W3C home > Mailing lists > Public > www-style@w3.org > July 2013

Re: real vs. synthetic width glyphs

From: John Daggett <jdaggett@mozilla.com>
Date: Tue, 2 Jul 2013 23:30:26 -0700 (PDT)
To: www-style@w3.org
Message-ID: <1577438240.984771.1372833026443.JavaMail.zimbra@mozilla.com>

Koji Ishii wrote:

> It looks like we're getting better mutual understanding. You want
> pixel/glyph-level consistency by sacrificing future opportunities,
> while I think extensibility and freedom to invent better
> implementation is more important as long as layout consistency is
> promised, and I'm ok to sacrifice pixel/glyph-level consistency for
> it. Am I describing our opinions accurately?

No, I want to assure consistent, high-quality results by using existing
solutions.  Type designers already include glyphs that are appropriate
for tatechuyoko display, using those glyphs should be the standard. 
If you want wiggle room for user agents dealing with obscure edge
cases that rarely occur in practice (e.g. #12), fine, add wiggle room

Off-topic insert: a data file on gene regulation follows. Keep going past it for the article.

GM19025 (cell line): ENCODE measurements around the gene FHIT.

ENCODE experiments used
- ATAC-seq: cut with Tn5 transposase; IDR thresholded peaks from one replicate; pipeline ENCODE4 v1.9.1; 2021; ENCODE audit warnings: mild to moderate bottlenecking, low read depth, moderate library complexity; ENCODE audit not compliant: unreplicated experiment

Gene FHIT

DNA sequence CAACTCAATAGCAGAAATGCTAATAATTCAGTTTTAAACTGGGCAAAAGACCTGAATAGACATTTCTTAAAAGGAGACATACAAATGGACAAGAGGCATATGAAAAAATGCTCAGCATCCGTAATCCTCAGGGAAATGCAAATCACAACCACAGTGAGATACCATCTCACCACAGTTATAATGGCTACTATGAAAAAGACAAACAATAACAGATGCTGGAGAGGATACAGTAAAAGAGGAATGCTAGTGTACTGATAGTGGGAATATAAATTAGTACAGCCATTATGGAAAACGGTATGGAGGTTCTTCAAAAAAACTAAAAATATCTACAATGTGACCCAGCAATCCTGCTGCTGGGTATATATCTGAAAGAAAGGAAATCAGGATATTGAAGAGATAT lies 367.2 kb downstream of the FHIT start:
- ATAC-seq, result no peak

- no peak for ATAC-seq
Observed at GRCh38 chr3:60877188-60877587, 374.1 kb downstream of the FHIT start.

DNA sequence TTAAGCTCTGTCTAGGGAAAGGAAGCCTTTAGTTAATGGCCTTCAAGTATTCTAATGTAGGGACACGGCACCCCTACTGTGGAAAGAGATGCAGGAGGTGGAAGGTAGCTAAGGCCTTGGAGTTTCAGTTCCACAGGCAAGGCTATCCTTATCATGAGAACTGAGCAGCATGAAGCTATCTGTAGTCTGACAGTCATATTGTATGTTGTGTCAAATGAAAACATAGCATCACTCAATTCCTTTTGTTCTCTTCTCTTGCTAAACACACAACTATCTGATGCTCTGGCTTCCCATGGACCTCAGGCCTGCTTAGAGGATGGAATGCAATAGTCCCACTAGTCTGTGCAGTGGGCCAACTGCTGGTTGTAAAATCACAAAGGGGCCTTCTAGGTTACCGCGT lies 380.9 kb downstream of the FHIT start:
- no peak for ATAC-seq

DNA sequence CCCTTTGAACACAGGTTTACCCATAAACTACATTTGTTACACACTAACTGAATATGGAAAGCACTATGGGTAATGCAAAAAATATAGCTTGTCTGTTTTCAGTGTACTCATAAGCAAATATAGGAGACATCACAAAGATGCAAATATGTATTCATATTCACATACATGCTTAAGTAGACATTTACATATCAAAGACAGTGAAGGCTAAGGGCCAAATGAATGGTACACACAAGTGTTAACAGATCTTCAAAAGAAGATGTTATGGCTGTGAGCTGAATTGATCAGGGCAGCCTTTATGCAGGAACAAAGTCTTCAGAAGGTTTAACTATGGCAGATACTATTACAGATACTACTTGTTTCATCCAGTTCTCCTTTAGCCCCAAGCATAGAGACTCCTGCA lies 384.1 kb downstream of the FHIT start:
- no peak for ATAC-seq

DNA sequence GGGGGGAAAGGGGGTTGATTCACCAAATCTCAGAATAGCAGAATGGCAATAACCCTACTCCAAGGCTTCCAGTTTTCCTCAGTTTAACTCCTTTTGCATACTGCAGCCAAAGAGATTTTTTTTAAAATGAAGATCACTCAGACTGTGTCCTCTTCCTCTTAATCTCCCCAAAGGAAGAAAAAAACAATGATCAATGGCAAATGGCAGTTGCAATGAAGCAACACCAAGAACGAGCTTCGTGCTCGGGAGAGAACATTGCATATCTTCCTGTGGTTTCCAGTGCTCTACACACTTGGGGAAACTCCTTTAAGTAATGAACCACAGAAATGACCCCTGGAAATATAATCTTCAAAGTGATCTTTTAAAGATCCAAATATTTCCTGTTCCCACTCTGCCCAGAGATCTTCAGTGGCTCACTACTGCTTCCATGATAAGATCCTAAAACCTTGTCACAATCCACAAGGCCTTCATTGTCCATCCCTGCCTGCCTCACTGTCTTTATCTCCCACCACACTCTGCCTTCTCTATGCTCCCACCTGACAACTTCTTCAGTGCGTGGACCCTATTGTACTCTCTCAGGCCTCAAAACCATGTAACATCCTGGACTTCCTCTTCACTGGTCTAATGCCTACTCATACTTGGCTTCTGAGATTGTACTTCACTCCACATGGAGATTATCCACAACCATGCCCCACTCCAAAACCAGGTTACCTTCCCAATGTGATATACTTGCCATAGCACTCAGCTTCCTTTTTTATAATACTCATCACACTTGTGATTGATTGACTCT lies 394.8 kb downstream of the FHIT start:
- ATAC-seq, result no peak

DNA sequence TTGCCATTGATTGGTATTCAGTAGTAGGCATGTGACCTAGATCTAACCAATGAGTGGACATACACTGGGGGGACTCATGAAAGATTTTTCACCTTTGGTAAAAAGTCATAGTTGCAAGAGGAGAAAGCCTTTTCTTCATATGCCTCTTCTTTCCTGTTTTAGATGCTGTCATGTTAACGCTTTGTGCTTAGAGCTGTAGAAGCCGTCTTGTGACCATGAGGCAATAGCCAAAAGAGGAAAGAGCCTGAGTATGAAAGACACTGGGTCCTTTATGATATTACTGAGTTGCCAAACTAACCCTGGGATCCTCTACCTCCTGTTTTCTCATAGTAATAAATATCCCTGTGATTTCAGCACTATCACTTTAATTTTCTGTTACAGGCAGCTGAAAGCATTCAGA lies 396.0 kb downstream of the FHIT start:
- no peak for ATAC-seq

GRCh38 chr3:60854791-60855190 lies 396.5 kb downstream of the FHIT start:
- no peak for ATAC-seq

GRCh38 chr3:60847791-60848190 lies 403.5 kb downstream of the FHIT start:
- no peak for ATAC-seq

for user agents to do what they see fit in those cases.  But there's
no reason to not do the right thing in the most common cases.  This
isn't hard.

Leaving this feature completely undefined permits the use of *any*
algorithm, good or bad.  Simply scaling and not using the proper
variant glyphs clearly results in poor quality rendering in some
cases.  By requiring the use of the width variants you're not
"sacrificing future opportunities", you're guaranteeing a good minimum
level of quality.

We should rely on type designers to provide glyphs appropriate for use
in tatechuyoko rather than rely on implementors to synthesize
something using some form of magic.

> I prefer to defer it to implementers for now. If we know no further
> invention will be done here in future and wants pixel/glyph-level
> consistency, we could add it in future levels.

There's no need for "invention" if a type designer has already solved
the problem!!!  We're not putting a man on the moon here...

John
Received on Wednesday, 3 July 2013 06:30:53 UTC

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